James W. Mott, candidate for the republican nomination for congress, is one of the outstanding figures in the public life of Oregon—a man with an established record of constructive leadership and accomplishment.
As Corporation Commissioner
As present Corporation Commissioner in the administration of Governor Meier, Mr. Mott has during the past twelve months performed the herculean job of ridding the state of financial racketeering. He has to date convicted every financial outlaw he has prosecuted, has restored the building and loan business of the state to a sound condition and has saved millions of dollars to the investors of Oregon.
As a Legislator Continue reading “James W. Mott”
The Partridge building on First street was destroyed by fire Tuesday afternoon. An explosion in the rear of the millinery store in the building caused the fire, which for a time threatened adjoining buildings. Miss Frankie Walling, proprietress of the store, denies that there was any explosives about the place, and there is much speculation as to what caused the explosion. Volunteers assisted the firemen and after a hard fight the flames were confined to the Partridge building. The loss on the building is estimated at $3,000, with half that amount of insurance. Miss Walling carried $1,000 insurance on her stock, but this will not nearly cover the loss.
Source: Caldwell Tribune, June 26, 1914.
Silverton, Ore., Dec 11 (Special) –Funeral services for George Walling, who died at the home of his son here Sunday, will be held from the Episcopal church at Oregon City Wednesday afternoon at 2 o’clock. Jack and Ekman of Silverton have charge of the arrangements.
Mr. Walling’s parents crossed the plains in 1845 and settled near Oregon City where he was born. His wife, (Margaret Johnston), was also of pioneer parentage. She died in 1925.
Mr. Walling is survived by one daughter, Mrs. George Sutherland of Rockaway, and four sons, Willie, of Jefferson, Chester of Silverton, Ralph of Turner, and Roy of Tulare, California.
Source: Salem Statesman Journal, December 12, 1928.
Members of four of Toledo’s socially prominent families narrowly escaped death injury early Monday in a fire which destroyed two cottages at Wampler’s lake, 16 miles northwest of here, and badly damaged a third with a total loss estimated at $10,000.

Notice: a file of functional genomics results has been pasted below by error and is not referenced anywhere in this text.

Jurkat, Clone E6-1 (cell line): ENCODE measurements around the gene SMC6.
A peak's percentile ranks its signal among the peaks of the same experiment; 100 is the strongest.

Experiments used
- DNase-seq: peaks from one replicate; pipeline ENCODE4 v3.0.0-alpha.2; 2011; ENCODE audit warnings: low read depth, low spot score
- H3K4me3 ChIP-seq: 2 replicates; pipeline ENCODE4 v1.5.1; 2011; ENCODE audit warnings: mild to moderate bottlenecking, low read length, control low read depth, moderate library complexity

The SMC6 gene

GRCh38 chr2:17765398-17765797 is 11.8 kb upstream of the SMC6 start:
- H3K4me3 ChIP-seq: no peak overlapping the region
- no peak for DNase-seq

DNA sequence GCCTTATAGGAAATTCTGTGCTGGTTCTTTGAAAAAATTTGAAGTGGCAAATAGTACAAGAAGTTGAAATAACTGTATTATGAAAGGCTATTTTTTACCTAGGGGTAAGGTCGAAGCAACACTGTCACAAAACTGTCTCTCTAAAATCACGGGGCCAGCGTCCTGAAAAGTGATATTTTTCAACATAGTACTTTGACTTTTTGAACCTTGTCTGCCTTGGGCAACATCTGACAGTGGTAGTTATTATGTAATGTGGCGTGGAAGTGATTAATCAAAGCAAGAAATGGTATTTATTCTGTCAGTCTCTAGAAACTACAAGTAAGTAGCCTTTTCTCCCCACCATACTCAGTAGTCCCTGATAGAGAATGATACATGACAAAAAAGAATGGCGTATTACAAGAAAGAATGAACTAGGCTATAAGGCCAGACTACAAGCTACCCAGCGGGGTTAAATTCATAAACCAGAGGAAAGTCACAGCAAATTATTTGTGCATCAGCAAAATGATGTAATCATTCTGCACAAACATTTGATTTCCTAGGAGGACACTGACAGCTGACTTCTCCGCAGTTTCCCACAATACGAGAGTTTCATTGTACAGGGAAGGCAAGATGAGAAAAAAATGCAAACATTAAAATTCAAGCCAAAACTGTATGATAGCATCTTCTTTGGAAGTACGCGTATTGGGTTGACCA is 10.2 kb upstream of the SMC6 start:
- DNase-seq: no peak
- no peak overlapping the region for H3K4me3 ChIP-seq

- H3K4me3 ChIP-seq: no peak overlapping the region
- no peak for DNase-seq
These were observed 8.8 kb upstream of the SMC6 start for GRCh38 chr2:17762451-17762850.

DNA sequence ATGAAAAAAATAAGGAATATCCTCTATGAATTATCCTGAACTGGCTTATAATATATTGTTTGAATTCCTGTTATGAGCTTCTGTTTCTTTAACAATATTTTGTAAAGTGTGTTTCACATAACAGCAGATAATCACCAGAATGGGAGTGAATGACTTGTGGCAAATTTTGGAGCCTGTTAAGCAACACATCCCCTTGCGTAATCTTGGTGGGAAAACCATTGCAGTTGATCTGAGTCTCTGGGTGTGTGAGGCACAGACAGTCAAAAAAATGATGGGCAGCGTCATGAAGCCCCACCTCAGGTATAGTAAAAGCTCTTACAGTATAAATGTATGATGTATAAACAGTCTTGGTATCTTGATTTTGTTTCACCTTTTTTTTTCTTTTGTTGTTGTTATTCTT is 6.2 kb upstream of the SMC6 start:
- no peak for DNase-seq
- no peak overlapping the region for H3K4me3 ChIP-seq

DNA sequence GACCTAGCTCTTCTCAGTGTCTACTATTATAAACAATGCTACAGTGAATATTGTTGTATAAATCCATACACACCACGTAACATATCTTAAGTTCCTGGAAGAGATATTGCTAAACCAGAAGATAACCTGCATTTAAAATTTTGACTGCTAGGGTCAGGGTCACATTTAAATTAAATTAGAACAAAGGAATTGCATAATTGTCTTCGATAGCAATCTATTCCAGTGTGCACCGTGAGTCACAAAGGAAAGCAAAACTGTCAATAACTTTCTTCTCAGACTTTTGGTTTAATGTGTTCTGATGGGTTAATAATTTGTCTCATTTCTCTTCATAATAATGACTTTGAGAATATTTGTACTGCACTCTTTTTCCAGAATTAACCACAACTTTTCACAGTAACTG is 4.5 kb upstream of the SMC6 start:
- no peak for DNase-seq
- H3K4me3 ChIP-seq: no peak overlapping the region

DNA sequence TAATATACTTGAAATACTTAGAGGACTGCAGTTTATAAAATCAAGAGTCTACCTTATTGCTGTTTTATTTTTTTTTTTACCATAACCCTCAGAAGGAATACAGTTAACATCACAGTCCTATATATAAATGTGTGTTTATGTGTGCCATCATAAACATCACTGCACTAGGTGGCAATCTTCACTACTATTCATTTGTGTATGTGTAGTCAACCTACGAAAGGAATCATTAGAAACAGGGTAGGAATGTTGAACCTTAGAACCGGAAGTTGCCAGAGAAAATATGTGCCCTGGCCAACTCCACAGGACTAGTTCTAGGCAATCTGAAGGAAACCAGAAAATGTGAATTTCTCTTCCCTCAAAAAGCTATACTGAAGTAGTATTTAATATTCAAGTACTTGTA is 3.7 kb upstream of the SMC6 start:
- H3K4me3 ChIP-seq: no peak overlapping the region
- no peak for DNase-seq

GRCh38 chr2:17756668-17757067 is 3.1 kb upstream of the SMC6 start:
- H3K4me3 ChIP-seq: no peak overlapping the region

The fire started in the cottage of Mr. and Mrs. Charles Baither of Toledo and quickly spread to the cottage of Mr. and Mrs. Marvin Rorick also of Toledo. Both cottages burned. Continue reading “$10,000 Loss in Lake Fire”
Horace Lateer, the Unionville man who attempted suicide in the yard of the Oriental Hotel, Monday afternoon, is getting along as well as can be expected and his early recovery is now thought to be assured.
Source: Middletown Argus, August 15, 1894.
Horace Lateer, of Unionville, Takes Chloroform and Ammonia in This City—A Chance for His Recovery—Family Trouble Over Pension Money the Cause of the Act.
Horace Lateer, of Unionville, aged about sixty-five years, attempted suicide, yesterday afternoon, about 5:30 o’clock, in the back yard of Ed. Russell’s Oriental Hotel, on East Main street.
Continue reading “A Veteran’s Attempt At Suicide”
John Walling, one of the pioneer farmers of Polk county, was doing Christmas shopping in the city yesterday. Mr. Walling has a 77-acre farm of bottom land about seven miles north of the city, 40 of which is in hops and the balance is devoted to raising hay, fruit and garden truck. In speaking of the hop situation this year Mr. Walling stated that he was willing to contract the half of his yearly production, which is approximately 65,000 pounds for at term of 30 years at 15 cents a pound.
Source: Salem Capital Journal, December 24, 1909.
Eck Rorick’s Collegians orchestra, which played last winter, has been engaged for the winter season at the Moose hall, it was announced today. The first dance of the winter series will be Saturday night, and will be preceded from 8 o’clock to 9 o’clock by a concert at the Moore music house on First street, to be given by the Collegians.
Source: Albany Democrat, October 9, 1924.
Grandmothers Club will meet Tuesday at the Woman’s Club, 450 E. 14th Ave., for 12:30 p.m. potluck luncheon. Mrs. S.D. Walling will act as chairman of a committee composed of all members whose names begin with “W.” Cards will follow.
At its last meeting the club gave $5 to the polio fund.
Source: Eugene Guard, February 14, 1955.
Funeral services for Albert G. Walling, pioneer of Oregon who died at Rockaway May 17, were held in Portland Monday afternoon with interment in the Rose City cemetery. Walling was born June 24, 1847 on the plains while his parents, George and Francis Walling were on their way to Oregon. He made his home in Portland until about ten years ago. He is survived by his widow, Mary Walling, of Rockaway; three children, Mrs. Elsa Beardon [sic], Rockaway; Mrs. France Hallinan and Walter W. Walling and one brother, George Walling of Salem; and the following grandchildren, Mrs. Altha Butler, Mrs. Genevieve Johnson, Seattle, Miss Marjorie Walling, Salem and Cecil Hallinan and Marydell Walling, of Redland.
Source: Salem Daily Capital Journal, May 21, 1928.